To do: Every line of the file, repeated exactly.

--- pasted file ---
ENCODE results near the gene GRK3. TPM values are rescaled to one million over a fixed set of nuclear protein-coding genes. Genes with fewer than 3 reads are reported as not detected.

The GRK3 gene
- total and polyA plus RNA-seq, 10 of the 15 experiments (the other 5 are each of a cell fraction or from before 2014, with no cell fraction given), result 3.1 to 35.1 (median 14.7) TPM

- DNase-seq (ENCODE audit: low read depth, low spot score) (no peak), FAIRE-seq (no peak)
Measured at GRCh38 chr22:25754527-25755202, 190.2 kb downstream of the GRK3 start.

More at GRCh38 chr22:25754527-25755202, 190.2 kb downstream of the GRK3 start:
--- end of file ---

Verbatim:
ENCODE results near the gene GRK3. TPM values are rescaled to one million over a fixed set of nuclear protein-coding genes. Genes with fewer than 3 reads are reported as not detected.

The GRK3 gene
- total and polyA plus RNA-seq, 10 of the 15 experiments (the other 5 are each of a cell fraction or from before 2014, with no cell fraction given), result 3.1 to 35.1 (median 14.7) TPM

- DNase-seq (ENCODE audit: low read depth, low spot score) (no peak), FAIRE-seq (no peak)
Measured at GRCh38 chr22:25754527-25755202, 190.2 kb downstream of the GRK3 start.

More at GRCh38 chr22:25754527-25755202, 190.2 kb downstream of the GRK3 start: